As President Trump works to undo the outrages of the Pen and Phone President, he will issue executive orders, consult congress, and instruct his cabinet secretaries to reverse the mess their social justice predecessors left behind. The President has enormous power, and while patriots know his power isn’t absolute, too many Americans believe it nearly is, or should be.
A person or body has legal sovereignty when he or it has unlimited, absolute law-making power, and there is no person or body legally superior to him or it.
Over a series of posts, I will take a closer look at sovereignty as viewed through the lens of 18th century England and America. Then, as in recent decades, the popular notion of sovereignty evolved, and sometimes rapidly, with the times. We’ll find that sovereignty is conceptually easier to define than to determine in whom or what body it resides. History shows sovereignty isn’t static. It moves. It may be on the move today.
Lawmaking is the essence of sovereignty. In England, William the Conqueror and his successors exercised this absolute authority. While Magna Carta theoretically limited King John and subsequent kings, king-as-lawgiver sanctioned by God remained the staple of England and the continental monarchies.
Not until the mid-16th century did Parliament begin its transition from a judicial to a combined judicial/legislative body. In fits and starts, including a couple of revolutions over the next 130+ years, indivisible sovereignty finally came to rest in a combined King-in-Parliament. Sovereignty moved from a monarch with divine right to rule, to a composite, yet conceptually single body, the King-in-Parliament. Since this mixed governing form of king, lords, and commons encompassed the totality of society, society was obliged to obey the laws because every part of society presumably consented to them.
As English society and government settled down into unaccustomed normalcy by the beginning of the 18th century, her north American colonists likewise enjoyed accelerating population growth and prosperity. The English system of mixed government was kind to business and freedom.
Legal and Political Sovereignty. Sovereignty is absolute. Notwithstanding the Laws of Nature and Nature’s God, a person or body is said to have legal sovereignty when he or it has unlimited law-making power, when there is no person or body legally superior to him or it. A single body, the King-in-Parliament (or equivalently, Parliament) possessed legal sovereignty. As legal sovereign, and being unencumbered by a written constitution, nothing limits the earthly, supreme lawmaking power of Parliament. Parliament can amend its unwritten constitution as it sees fit, and no Parliament is bound by a previous Parliament.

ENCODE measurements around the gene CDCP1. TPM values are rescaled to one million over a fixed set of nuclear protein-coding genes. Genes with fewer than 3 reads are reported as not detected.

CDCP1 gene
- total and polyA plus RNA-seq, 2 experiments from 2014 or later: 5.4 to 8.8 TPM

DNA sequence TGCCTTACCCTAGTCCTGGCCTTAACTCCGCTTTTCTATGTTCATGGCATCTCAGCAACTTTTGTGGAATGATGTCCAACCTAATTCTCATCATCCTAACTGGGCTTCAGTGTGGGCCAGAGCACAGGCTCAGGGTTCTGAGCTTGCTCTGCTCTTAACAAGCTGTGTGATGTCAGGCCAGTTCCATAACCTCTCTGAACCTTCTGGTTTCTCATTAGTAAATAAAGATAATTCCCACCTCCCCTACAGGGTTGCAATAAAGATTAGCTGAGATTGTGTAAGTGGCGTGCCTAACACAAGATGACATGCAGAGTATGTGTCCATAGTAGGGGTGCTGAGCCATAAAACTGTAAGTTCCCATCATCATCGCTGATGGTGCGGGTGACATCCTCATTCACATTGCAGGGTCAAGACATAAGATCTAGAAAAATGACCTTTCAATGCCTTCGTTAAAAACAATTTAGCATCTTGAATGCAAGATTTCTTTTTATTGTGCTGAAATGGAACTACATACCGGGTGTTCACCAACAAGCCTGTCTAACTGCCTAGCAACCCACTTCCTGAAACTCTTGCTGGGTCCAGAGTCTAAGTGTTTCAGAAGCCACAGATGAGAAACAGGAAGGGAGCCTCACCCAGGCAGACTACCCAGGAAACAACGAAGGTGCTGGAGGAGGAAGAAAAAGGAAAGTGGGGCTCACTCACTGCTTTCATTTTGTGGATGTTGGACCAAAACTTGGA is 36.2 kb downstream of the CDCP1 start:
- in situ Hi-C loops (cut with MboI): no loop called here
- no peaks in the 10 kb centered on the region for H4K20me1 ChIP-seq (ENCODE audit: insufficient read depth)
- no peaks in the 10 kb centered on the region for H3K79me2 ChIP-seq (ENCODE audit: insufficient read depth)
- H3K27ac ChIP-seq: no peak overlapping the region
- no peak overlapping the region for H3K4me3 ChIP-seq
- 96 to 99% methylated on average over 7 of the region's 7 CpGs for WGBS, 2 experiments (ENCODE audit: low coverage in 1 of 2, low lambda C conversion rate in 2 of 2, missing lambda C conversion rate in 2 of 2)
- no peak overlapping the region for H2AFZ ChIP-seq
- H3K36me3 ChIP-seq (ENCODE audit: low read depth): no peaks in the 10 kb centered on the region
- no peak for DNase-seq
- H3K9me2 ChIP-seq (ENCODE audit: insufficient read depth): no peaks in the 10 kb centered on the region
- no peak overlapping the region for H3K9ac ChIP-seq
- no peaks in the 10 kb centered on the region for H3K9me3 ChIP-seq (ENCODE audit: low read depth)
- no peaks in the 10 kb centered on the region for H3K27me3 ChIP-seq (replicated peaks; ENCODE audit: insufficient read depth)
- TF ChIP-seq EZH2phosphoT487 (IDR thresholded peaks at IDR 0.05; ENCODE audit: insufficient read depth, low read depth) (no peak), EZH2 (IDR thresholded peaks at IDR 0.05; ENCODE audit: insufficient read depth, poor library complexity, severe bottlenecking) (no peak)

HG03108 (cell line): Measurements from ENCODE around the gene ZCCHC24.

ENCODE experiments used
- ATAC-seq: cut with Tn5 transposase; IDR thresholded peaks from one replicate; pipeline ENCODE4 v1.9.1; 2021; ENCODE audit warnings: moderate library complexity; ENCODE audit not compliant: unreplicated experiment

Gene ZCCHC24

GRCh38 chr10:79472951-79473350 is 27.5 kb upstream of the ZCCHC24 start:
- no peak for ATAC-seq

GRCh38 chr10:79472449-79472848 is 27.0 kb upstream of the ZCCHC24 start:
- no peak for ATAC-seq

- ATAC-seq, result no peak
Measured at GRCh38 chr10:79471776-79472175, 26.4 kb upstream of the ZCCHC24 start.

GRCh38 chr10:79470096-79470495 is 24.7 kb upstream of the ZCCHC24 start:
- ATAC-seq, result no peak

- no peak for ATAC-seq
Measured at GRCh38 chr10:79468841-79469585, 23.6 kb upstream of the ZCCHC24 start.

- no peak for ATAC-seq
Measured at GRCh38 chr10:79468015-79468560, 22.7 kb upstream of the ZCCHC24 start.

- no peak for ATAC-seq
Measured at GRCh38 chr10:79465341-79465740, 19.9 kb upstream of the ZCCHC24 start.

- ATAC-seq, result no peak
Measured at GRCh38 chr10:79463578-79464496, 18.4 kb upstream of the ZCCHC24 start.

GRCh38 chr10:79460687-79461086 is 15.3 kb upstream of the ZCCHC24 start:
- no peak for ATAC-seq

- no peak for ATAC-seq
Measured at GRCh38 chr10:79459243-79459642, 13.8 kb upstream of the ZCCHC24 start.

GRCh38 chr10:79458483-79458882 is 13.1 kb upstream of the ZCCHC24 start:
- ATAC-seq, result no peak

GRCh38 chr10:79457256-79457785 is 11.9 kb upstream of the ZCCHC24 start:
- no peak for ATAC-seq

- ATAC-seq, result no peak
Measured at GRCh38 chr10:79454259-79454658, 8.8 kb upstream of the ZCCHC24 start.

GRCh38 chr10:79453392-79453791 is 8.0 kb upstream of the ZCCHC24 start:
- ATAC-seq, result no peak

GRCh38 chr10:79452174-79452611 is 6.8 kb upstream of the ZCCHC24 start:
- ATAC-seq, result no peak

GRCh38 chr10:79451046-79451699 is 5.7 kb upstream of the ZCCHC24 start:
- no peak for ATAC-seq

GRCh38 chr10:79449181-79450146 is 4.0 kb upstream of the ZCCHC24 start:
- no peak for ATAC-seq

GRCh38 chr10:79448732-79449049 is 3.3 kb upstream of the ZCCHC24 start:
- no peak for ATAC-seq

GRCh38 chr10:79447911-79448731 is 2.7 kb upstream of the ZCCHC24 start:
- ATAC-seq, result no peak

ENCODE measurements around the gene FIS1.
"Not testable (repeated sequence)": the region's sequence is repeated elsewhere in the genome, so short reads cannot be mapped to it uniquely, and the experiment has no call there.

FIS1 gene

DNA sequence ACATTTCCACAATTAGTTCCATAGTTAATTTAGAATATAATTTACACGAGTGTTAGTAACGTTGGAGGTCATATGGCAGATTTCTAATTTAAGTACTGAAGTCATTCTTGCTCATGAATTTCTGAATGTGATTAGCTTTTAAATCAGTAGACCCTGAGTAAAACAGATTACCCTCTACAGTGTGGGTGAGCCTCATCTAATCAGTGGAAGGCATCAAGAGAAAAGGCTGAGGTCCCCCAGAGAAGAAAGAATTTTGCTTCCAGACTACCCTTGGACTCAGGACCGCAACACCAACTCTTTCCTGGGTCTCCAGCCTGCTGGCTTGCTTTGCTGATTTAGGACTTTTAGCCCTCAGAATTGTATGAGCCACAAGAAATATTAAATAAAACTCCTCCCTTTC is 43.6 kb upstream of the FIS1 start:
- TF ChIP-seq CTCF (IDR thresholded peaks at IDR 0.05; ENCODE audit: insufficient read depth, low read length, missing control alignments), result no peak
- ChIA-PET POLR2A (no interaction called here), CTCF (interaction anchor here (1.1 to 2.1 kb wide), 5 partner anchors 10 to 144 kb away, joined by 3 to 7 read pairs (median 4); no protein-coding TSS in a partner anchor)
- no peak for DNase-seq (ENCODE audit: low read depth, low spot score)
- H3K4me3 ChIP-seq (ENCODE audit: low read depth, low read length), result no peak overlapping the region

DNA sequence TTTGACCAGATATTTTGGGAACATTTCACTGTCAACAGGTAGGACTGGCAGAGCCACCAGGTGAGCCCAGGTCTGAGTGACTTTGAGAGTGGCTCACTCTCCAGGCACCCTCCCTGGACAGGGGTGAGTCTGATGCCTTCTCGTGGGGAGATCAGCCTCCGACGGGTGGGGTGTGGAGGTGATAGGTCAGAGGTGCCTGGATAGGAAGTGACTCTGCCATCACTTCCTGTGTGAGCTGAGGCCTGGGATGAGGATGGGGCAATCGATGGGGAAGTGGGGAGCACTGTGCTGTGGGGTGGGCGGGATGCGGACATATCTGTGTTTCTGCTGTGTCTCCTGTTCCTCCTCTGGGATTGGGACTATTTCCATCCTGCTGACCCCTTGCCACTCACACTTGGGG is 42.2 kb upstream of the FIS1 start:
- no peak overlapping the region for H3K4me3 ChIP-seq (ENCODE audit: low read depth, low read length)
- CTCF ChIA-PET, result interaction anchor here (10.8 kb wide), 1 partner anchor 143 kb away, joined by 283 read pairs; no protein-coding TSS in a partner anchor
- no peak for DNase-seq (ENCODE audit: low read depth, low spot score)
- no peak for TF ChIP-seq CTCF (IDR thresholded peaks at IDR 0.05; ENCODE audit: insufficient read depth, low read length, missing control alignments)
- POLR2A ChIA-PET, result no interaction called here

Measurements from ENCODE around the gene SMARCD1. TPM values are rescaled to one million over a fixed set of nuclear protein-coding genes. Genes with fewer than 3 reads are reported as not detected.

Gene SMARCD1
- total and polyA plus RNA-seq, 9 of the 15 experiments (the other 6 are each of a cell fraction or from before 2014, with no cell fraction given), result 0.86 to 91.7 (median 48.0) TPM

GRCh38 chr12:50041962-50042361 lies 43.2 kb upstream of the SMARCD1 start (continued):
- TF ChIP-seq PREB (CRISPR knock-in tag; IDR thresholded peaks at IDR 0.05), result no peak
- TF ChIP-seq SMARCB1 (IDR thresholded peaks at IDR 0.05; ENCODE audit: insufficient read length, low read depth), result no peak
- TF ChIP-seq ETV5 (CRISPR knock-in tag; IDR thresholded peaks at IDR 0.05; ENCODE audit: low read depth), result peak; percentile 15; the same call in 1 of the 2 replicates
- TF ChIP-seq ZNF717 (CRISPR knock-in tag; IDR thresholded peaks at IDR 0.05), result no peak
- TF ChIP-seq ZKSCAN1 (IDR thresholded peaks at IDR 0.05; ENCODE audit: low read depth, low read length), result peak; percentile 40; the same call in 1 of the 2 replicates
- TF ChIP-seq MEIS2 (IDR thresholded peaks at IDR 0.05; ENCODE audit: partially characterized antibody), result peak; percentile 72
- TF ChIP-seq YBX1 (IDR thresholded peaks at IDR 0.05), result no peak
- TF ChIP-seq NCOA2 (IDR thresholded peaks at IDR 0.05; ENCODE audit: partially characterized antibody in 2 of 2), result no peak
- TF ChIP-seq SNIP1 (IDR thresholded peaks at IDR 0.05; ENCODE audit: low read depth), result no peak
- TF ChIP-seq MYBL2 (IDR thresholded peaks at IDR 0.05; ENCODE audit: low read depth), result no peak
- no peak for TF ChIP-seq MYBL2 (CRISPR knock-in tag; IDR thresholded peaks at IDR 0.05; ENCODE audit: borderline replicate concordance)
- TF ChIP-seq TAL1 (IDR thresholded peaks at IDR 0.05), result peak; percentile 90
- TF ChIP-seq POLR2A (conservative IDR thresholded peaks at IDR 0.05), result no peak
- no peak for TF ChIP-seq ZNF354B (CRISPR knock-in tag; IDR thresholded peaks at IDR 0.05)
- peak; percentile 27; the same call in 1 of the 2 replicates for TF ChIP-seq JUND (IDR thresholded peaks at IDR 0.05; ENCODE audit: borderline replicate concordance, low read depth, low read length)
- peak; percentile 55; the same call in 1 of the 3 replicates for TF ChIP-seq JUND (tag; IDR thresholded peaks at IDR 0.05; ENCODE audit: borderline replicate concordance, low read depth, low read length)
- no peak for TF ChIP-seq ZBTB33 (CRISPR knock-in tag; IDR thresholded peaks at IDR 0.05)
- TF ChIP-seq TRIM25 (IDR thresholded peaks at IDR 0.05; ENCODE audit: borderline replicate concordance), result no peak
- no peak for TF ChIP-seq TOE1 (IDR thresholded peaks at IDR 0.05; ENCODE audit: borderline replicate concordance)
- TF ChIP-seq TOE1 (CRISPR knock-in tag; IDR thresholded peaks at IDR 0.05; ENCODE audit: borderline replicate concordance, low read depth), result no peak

By the political sovereign, on the other hand, is meant the man or body that writes statutes. In most countries, and certainly in England, the legal sovereign and the political sovereign are coincident. But in times of disturbance, political sovereignty may rest, for instance, in the army.
Sovereignty on the Move. Hand in hand with absolutism, sovereignty is indivisible. If Parliament was sovereign, and its legal and political sovereignties were indivisible, by what right could England’s North American colonies govern themselves? As early as 1768, Ben Franklin concluded that “Parliament has a right to make all laws for us, or that it has a power to make no laws for us.” In 1774, Pennsylvania’s James Wilson tried to determine the line between Parliamentary and colonial power to no avail. If Parliament’s authority over its colonists were denied “in any particular,” then it must be denied in all instances and the union dissolved.
As a further complication, the person of the King, not the King-in-Parliament, granted the various colonial charters. The theory ran that since our connection with the British Empire was solely through the King, our colonial legislatures had become miniature Parliaments, each headed by the same royal authority of the King. American radicals didn’t dispute the existence of legal and political sovereignty; logic simply informed them that Lords and Commons had nothing to do with them. Colonial legislatures, they reasoned, each headed by the same royal authority of the King, together formed a loosely federated empire of independent states that did no violence to the principle of sovereignty.
To most Englishmen in England, this was nonsense. Recall from High School history class, Parliament’s 1766 response in the Declaratory Act, which proclaimed that Parliament “had, hath, and of right ought to have, full power and authority to make laws and statutes of sufficient force and validity to bind the colonies and people of America … in all cases whatsoever.”
Now, since American patriots didn’t recognize Parliament’s lawmaking authority, there was no need to charge Parliament with crimes in our Declaration of Independence. “Parliament,” the source of various vexing laws, wasn’t mentioned at all. Our vitriol was reserved for George III, whom we separated from the Commons and Lords, and to whom we owed allegiance . . . until he threw his American colonies out of his protection on December 25th 1775 and declared war upon them.
By this action, George III so much as declared the independence of his thirteen colonies. Sovereignty no longer resided in the King-in-Parliament. Where did it go? In Part II, we’ll examine sovereignty under the Articles of Confederation.
We are the many; our oppressors are the few. Now, it is our turn. Be proactive. Be a Re-Founder. Join Convention of States. Sign our COS Petition.
Orfield, L. B. (1942). The Amending of the Federal Constitution. University of Michigan Law School Scholarship Repository, 130-155.
Wood, G. S. (1969). The Creation of the American Republic 1776-1787. Chapel Hill: The University of North Carolina Press.